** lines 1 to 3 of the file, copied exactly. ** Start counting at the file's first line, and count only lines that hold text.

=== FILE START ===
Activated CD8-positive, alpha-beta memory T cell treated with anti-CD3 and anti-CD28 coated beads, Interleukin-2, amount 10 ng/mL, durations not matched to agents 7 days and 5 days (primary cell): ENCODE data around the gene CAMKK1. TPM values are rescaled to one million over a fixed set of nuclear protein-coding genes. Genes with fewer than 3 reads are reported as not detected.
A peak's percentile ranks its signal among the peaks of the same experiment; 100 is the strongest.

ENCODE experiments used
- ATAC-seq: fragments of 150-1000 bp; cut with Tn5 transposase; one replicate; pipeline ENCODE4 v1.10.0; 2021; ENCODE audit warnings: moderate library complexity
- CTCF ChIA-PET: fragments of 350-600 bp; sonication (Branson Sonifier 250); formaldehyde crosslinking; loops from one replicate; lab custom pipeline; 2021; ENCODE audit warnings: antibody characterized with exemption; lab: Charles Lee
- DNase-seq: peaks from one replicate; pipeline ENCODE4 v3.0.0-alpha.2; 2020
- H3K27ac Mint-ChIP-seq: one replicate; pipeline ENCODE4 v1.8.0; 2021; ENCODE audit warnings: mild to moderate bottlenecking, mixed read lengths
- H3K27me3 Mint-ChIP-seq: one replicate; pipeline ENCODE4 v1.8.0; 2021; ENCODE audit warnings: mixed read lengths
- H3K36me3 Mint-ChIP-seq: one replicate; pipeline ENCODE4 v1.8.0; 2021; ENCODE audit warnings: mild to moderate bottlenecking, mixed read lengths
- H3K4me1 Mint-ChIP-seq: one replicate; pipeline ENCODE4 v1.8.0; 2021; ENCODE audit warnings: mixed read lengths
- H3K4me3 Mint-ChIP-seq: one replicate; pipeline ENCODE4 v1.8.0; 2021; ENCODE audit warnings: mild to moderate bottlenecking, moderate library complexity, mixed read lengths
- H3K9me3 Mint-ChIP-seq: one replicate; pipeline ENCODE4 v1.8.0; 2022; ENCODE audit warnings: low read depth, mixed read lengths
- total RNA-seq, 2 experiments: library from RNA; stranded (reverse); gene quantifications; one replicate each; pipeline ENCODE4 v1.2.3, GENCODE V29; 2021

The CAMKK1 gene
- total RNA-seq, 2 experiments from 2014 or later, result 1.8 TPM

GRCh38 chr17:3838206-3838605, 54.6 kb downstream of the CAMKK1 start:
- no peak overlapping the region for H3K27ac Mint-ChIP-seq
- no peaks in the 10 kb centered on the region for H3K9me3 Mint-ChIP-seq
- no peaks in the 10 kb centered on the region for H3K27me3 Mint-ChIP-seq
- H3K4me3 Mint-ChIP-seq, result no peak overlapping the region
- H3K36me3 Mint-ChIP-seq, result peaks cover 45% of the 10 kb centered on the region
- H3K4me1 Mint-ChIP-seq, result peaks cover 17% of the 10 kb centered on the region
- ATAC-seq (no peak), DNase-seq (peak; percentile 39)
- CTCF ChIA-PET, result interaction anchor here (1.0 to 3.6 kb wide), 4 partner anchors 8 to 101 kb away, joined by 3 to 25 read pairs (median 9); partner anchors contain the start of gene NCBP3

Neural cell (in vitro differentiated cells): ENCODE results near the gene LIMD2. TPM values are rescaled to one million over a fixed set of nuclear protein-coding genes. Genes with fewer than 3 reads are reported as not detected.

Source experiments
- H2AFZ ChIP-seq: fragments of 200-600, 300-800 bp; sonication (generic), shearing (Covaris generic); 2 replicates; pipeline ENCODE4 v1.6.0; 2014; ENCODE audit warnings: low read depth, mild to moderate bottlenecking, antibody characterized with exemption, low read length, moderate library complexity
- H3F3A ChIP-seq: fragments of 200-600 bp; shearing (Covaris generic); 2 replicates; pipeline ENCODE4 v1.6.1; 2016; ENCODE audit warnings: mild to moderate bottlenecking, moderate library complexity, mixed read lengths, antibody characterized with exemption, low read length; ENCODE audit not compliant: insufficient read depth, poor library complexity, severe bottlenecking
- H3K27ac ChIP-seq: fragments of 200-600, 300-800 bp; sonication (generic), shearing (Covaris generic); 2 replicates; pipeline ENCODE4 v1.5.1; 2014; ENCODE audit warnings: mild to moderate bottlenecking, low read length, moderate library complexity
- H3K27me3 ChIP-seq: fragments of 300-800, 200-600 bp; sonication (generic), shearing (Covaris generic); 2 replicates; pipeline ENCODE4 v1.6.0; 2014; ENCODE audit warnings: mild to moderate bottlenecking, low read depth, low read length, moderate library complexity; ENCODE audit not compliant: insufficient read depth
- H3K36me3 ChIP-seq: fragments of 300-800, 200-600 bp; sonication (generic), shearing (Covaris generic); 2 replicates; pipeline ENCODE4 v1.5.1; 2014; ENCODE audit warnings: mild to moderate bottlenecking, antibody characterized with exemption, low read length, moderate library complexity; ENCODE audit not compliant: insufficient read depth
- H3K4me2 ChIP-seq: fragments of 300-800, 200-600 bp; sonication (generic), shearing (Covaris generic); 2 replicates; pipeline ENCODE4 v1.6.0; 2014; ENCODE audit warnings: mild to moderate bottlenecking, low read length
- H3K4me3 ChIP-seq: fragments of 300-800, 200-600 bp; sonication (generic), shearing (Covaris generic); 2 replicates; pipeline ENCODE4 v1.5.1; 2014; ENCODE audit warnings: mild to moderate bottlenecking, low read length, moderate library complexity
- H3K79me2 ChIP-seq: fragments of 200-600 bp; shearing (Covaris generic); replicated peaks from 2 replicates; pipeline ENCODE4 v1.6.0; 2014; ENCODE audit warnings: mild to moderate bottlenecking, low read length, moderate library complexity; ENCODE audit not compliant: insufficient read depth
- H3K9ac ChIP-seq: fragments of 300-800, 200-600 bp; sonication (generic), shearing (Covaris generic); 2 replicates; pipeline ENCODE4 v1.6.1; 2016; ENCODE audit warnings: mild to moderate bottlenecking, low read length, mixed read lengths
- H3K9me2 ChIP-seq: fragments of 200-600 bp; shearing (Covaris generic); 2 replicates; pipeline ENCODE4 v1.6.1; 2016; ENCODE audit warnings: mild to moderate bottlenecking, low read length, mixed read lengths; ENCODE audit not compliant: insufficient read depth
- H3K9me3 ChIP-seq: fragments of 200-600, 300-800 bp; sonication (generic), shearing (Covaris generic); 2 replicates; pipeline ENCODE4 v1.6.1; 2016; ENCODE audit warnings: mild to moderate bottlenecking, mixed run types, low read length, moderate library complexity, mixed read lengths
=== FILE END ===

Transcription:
Activated CD8-positive, alpha-beta memory T cell treated with anti-CD3 and anti-CD28 coated beads, Interleukin-2, amount 10 ng/mL, durations not matched to agents 7 days and 5 days (primary cell): ENCODE data around the gene CAMKK1. TPM values are rescaled to one million over a fixed set of nuclear protein-coding genes. Genes with fewer than 3 reads are reported as not detected.
A peak's percentile ranks its signal among the peaks of the same experiment; 100 is the strongest.

ENCODE experiments used